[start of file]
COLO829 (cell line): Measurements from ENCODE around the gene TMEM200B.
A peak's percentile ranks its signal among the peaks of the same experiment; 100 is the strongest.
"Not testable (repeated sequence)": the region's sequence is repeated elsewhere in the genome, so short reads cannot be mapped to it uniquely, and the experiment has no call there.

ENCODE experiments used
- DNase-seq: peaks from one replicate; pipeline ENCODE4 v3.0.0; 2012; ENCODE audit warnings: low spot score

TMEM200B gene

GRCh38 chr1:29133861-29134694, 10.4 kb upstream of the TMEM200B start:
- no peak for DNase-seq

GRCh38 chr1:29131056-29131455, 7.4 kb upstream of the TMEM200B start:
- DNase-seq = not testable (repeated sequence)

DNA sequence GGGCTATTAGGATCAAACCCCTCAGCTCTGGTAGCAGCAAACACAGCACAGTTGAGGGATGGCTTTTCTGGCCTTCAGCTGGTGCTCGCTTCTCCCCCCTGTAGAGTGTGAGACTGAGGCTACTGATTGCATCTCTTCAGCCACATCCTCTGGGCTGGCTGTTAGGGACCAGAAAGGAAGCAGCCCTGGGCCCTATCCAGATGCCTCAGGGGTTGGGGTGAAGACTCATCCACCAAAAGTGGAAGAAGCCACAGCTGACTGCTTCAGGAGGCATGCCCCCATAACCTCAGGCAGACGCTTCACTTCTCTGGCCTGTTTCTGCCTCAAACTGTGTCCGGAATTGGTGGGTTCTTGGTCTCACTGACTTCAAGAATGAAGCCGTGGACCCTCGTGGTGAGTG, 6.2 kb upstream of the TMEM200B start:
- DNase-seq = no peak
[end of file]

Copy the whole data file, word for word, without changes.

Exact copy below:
COLO829 (cell line): Measurements from ENCODE around the gene TMEM200B.
A peak's percentile ranks its signal among the peaks of the same experiment; 100 is the strongest.
"Not testable (repeated sequence)": the region's sequence is repeated elsewhere in the genome, so short reads cannot be mapped to it uniquely, and the experiment has no call there.

ENCODE experiments used
- DNase-seq: peaks from one replicate; pipeline ENCODE4 v3.0.0; 2012; ENCODE audit warnings: low spot score

TMEM200B gene

GRCh38 chr1:29133861-29134694, 10.4 kb upstream of the TMEM200B start:
- no peak for DNase-seq

GRCh38 chr1:29131056-29131455, 7.4 kb upstream of the TMEM200B start:
- DNase-seq = not testable (repeated sequence)

DNA sequence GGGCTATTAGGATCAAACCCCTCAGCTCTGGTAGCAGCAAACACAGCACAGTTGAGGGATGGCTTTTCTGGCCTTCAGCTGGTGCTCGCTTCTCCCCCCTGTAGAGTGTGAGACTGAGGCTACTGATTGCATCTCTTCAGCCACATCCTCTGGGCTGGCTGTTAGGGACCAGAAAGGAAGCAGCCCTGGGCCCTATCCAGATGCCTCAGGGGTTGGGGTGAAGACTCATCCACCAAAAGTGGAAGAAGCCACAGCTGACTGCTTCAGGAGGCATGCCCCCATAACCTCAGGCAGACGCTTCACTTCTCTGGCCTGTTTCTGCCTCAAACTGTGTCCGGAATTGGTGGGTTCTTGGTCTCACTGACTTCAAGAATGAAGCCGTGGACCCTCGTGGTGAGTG, 6.2 kb upstream of the TMEM200B start:
- DNase-seq = no peak